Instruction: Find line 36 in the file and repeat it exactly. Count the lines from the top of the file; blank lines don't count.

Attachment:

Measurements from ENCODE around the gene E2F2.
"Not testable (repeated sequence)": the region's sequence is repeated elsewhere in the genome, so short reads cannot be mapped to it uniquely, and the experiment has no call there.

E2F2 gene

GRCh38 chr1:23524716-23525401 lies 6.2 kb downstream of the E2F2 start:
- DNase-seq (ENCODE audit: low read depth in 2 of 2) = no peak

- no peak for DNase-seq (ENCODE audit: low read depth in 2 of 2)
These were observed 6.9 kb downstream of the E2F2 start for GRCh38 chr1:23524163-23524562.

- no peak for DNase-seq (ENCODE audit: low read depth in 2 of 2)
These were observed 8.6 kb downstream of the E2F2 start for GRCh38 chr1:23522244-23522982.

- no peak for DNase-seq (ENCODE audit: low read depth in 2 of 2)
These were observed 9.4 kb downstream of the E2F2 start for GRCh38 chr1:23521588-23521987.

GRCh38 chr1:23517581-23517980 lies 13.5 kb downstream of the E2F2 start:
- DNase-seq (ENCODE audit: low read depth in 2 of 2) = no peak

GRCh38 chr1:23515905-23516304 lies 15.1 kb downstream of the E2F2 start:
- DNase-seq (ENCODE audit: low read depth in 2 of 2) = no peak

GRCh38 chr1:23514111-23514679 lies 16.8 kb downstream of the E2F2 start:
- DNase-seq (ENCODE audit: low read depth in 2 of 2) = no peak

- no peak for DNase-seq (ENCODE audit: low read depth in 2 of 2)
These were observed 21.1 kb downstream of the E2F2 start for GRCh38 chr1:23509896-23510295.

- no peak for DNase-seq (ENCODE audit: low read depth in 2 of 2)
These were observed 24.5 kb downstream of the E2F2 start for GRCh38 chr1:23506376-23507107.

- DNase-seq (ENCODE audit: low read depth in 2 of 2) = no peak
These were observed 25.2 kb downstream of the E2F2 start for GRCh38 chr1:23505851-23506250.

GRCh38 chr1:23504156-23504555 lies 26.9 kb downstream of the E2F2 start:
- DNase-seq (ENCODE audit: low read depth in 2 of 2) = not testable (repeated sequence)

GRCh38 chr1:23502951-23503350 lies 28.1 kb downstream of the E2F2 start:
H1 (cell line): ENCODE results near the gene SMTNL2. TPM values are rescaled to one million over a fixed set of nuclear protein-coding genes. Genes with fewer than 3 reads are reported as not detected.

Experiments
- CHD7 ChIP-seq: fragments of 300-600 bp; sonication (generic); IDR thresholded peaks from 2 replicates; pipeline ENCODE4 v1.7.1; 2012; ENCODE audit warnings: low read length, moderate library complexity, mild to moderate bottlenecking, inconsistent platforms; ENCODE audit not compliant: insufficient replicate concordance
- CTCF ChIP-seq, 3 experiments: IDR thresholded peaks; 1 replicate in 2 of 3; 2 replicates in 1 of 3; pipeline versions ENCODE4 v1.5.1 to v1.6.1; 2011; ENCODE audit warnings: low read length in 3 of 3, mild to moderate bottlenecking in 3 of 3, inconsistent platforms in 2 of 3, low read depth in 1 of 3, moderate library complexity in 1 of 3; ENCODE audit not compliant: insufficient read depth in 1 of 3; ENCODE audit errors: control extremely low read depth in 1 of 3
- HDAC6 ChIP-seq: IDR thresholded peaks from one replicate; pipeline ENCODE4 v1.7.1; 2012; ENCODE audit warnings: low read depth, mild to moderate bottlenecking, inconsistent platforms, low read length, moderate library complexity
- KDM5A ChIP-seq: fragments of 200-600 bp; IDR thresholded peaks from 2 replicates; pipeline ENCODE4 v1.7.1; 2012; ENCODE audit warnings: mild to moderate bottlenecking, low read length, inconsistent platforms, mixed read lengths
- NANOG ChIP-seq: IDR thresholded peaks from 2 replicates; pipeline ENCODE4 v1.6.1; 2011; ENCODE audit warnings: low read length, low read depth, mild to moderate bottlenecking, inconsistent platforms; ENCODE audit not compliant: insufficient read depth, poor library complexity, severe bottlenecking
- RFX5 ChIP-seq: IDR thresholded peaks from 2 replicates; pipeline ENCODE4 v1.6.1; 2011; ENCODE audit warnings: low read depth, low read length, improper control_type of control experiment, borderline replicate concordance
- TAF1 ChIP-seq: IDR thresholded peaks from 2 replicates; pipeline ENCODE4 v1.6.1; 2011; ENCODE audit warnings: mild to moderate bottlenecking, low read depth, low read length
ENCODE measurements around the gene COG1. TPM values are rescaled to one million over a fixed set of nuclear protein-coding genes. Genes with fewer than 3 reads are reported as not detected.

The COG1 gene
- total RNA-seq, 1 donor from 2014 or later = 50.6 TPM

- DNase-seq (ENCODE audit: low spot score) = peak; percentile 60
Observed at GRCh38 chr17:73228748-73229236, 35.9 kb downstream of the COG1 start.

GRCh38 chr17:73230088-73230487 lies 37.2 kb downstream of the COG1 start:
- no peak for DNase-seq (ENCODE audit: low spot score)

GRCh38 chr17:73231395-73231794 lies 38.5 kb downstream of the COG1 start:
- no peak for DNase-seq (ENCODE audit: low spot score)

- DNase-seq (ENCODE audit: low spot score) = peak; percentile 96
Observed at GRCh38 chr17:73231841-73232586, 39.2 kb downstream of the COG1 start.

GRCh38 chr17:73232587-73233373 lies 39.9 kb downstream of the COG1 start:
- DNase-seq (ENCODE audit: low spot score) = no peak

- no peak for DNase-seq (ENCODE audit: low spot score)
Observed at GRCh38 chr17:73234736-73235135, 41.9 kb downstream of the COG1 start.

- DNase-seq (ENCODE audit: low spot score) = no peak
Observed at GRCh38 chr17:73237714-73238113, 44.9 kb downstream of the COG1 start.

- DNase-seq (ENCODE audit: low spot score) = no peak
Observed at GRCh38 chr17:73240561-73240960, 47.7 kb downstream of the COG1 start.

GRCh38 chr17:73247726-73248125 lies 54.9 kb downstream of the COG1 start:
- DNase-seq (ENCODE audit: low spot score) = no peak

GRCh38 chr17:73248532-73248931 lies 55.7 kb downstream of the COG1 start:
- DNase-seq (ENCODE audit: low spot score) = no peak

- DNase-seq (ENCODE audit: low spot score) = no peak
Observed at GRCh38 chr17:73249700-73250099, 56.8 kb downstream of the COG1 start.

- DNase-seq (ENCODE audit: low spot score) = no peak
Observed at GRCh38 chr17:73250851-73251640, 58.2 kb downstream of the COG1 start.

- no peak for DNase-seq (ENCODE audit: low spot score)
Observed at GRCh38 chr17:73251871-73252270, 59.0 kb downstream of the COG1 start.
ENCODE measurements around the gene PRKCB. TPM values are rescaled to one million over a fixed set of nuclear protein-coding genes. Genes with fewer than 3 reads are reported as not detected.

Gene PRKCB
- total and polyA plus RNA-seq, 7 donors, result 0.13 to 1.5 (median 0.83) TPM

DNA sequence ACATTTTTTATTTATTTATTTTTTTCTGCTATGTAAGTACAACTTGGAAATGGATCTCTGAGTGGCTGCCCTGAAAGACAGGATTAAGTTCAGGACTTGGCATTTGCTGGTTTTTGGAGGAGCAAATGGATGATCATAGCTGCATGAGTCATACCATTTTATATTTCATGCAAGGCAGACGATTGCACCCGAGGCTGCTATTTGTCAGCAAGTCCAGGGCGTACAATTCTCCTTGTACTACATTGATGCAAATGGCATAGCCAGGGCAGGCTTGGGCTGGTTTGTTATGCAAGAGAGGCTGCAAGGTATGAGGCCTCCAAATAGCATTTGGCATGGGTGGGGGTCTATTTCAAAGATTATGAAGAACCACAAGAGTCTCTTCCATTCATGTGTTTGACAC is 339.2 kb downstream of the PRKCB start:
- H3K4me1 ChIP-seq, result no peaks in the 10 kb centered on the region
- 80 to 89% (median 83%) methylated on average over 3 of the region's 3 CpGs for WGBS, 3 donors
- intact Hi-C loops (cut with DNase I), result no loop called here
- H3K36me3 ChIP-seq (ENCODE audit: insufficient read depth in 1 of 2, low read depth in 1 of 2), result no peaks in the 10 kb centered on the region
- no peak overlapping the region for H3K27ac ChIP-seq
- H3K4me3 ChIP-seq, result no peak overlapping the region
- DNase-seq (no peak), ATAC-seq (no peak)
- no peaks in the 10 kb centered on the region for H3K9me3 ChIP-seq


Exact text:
ENCODE measurements around the gene COG1. TPM values are rescaled to one million over a fixed set of nuclear protein-coding genes. Genes with fewer than 3 reads are reported as not detected.